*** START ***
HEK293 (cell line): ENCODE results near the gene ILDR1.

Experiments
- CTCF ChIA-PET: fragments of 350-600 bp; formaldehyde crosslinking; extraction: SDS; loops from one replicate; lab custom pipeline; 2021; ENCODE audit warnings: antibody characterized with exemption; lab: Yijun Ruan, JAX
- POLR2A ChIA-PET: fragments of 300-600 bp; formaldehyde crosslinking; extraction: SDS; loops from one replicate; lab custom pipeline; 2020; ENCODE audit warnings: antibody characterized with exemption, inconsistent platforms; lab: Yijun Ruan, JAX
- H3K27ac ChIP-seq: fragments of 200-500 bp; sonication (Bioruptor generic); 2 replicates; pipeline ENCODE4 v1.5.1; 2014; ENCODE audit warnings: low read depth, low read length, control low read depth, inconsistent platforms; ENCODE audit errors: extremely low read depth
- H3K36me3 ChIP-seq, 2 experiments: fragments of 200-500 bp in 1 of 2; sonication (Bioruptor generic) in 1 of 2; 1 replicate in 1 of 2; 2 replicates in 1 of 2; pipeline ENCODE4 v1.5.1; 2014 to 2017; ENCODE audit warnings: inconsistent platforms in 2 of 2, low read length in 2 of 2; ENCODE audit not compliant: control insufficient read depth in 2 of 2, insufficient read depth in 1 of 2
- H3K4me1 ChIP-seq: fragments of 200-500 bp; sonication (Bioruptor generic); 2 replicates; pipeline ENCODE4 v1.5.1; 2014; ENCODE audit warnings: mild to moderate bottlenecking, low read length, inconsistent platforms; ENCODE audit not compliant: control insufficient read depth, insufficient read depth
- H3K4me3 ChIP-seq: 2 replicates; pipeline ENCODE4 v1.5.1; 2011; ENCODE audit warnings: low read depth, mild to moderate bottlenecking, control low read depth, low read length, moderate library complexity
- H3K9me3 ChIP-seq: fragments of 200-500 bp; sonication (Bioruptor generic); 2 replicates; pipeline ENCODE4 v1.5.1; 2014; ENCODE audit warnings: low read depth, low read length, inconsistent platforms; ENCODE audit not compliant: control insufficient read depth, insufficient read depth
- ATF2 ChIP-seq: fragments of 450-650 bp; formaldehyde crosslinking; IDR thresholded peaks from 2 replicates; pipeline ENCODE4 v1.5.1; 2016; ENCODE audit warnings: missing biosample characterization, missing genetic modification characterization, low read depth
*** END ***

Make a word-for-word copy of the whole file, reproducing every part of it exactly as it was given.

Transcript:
HEK293 (cell line): ENCODE results near the gene ILDR1.

Experiments
- CTCF ChIA-PET: fragments of 350-600 bp; formaldehyde crosslinking; extraction: SDS; loops from one replicate; lab custom pipeline; 2021; ENCODE audit warnings: antibody characterized with exemption; lab: Yijun Ruan, JAX
- POLR2A ChIA-PET: fragments of 300-600 bp; formaldehyde crosslinking; extraction: SDS; loops from one replicate; lab custom pipeline; 2020; ENCODE audit warnings: antibody characterized with exemption, inconsistent platforms; lab: Yijun Ruan, JAX
- H3K27ac ChIP-seq: fragments of 200-500 bp; sonication (Bioruptor generic); 2 replicates; pipeline ENCODE4 v1.5.1; 2014; ENCODE audit warnings: low read depth, low read length, control low read depth, inconsistent platforms; ENCODE audit errors: extremely low read depth
- H3K36me3 ChIP-seq, 2 experiments: fragments of 200-500 bp in 1 of 2; sonication (Bioruptor generic) in 1 of 2; 1 replicate in 1 of 2; 2 replicates in 1 of 2; pipeline ENCODE4 v1.5.1; 2014 to 2017; ENCODE audit warnings: inconsistent platforms in 2 of 2, low read length in 2 of 2; ENCODE audit not compliant: control insufficient read depth in 2 of 2, insufficient read depth in 1 of 2
- H3K4me1 ChIP-seq: fragments of 200-500 bp; sonication (Bioruptor generic); 2 replicates; pipeline ENCODE4 v1.5.1; 2014; ENCODE audit warnings: mild to moderate bottlenecking, low read length, inconsistent platforms; ENCODE audit not compliant: control insufficient read depth, insufficient read depth
- H3K4me3 ChIP-seq: 2 replicates; pipeline ENCODE4 v1.5.1; 2011; ENCODE audit warnings: low read depth, mild to moderate bottlenecking, control low read depth, low read length, moderate library complexity
- H3K9me3 ChIP-seq: fragments of 200-500 bp; sonication (Bioruptor generic); 2 replicates; pipeline ENCODE4 v1.5.1; 2014; ENCODE audit warnings: low read depth, low read length, inconsistent platforms; ENCODE audit not compliant: control insufficient read depth, insufficient read depth
- ATF2 ChIP-seq: fragments of 450-650 bp; formaldehyde crosslinking; IDR thresholded peaks from 2 replicates; pipeline ENCODE4 v1.5.1; 2016; ENCODE audit warnings: missing biosample characterization, missing genetic modification characterization, low read depth